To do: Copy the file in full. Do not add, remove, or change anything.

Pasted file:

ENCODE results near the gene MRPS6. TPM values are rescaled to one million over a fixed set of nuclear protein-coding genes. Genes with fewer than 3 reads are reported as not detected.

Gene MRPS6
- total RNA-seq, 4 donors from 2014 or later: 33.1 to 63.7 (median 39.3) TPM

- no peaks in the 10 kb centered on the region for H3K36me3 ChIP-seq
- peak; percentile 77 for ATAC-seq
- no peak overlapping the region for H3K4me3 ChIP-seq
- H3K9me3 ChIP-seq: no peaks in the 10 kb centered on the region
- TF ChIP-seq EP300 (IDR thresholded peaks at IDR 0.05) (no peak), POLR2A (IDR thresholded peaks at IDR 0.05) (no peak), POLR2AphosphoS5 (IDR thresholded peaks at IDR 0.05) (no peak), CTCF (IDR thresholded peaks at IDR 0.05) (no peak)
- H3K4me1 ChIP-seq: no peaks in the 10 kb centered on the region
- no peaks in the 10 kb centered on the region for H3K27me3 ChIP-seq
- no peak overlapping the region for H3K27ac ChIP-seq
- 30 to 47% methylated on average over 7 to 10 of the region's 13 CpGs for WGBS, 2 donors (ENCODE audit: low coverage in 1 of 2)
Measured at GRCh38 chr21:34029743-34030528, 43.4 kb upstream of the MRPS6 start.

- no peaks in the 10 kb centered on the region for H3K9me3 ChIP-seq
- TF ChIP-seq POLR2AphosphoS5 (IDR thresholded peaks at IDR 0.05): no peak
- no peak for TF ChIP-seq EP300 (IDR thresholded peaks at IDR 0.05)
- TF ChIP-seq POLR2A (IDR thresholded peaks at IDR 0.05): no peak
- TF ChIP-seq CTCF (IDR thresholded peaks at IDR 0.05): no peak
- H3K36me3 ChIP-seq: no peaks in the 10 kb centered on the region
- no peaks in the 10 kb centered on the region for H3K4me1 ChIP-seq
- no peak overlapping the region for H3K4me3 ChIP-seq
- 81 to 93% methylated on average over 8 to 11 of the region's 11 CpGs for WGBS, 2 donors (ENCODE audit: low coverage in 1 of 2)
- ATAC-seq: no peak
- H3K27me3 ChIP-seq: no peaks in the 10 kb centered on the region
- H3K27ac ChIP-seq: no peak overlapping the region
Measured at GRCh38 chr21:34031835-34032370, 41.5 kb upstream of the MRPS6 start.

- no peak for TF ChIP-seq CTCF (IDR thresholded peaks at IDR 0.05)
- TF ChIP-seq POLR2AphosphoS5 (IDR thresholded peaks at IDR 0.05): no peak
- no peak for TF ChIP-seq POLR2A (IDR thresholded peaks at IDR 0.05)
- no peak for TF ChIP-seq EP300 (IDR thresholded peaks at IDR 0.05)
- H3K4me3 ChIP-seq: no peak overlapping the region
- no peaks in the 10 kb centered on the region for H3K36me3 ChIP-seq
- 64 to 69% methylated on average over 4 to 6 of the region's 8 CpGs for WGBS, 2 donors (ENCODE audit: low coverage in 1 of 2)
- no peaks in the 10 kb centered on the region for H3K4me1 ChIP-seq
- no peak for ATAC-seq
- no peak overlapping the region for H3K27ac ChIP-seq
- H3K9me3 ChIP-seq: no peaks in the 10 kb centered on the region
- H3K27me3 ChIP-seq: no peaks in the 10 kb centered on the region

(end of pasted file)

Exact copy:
ENCODE results near the gene MRPS6. TPM values are rescaled to one million over a fixed set of nuclear protein-coding genes. Genes with fewer than 3 reads are reported as not detected.

Gene MRPS6
- total RNA-seq, 4 donors from 2014 or later: 33.1 to 63.7 (median 39.3) TPM

- no peaks in the 10 kb centered on the region for H3K36me3 ChIP-seq
- peak; percentile 77 for ATAC-seq
- no peak overlapping the region for H3K4me3 ChIP-seq
- H3K9me3 ChIP-seq: no peaks in the 10 kb centered on the region
- TF ChIP-seq EP300 (IDR thresholded peaks at IDR 0.05) (no peak), POLR2A (IDR thresholded peaks at IDR 0.05) (no peak), POLR2AphosphoS5 (IDR thresholded peaks at IDR 0.05) (no peak), CTCF (IDR thresholded peaks at IDR 0.05) (no peak)
- H3K4me1 ChIP-seq: no peaks in the 10 kb centered on the region
- no peaks in the 10 kb centered on the region for H3K27me3 ChIP-seq
- no peak overlapping the region for H3K27ac ChIP-seq
- 30 to 47% methylated on average over 7 to 10 of the region's 13 CpGs for WGBS, 2 donors (ENCODE audit: low coverage in 1 of 2)
Measured at GRCh38 chr21:34029743-34030528, 43.4 kb upstream of the MRPS6 start.

- no peaks in the 10 kb centered on the region for H3K9me3 ChIP-seq
- TF ChIP-seq POLR2AphosphoS5 (IDR thresholded peaks at IDR 0.05): no peak
- no peak for TF ChIP-seq EP300 (IDR thresholded peaks at IDR 0.05)
- TF ChIP-seq POLR2A (IDR thresholded peaks at IDR 0.05): no peak
- TF ChIP-seq CTCF (IDR thresholded peaks at IDR 0.05): no peak
- H3K36me3 ChIP-seq: no peaks in the 10 kb centered on the region
- no peaks in the 10 kb centered on the region for H3K4me1 ChIP-seq
- no peak overlapping the region for H3K4me3 ChIP-seq
- 81 to 93% methylated on average over 8 to 11 of the region's 11 CpGs for WGBS, 2 donors (ENCODE audit: low coverage in 1 of 2)
- ATAC-seq: no peak
- H3K27me3 ChIP-seq: no peaks in the 10 kb centered on the region
- H3K27ac ChIP-seq: no peak overlapping the region
Measured at GRCh38 chr21:34031835-34032370, 41.5 kb upstream of the MRPS6 start.

- no peak for TF ChIP-seq CTCF (IDR thresholded peaks at IDR 0.05)
- TF ChIP-seq POLR2AphosphoS5 (IDR thresholded peaks at IDR 0.05): no peak
- no peak for TF ChIP-seq POLR2A (IDR thresholded peaks at IDR 0.05)
- no peak for TF ChIP-seq EP300 (IDR thresholded peaks at IDR 0.05)
- H3K4me3 ChIP-seq: no peak overlapping the region
- no peaks in the 10 kb centered on the region for H3K36me3 ChIP-seq
- 64 to 69% methylated on average over 4 to 6 of the region's 8 CpGs for WGBS, 2 donors (ENCODE audit: low coverage in 1 of 2)
- no peaks in the 10 kb centered on the region for H3K4me1 ChIP-seq
- no peak for ATAC-seq
- no peak overlapping the region for H3K27ac ChIP-seq
- H3K9me3 ChIP-seq: no peaks in the 10 kb centered on the region
- H3K27me3 ChIP-seq: no peaks in the 10 kb centered on the region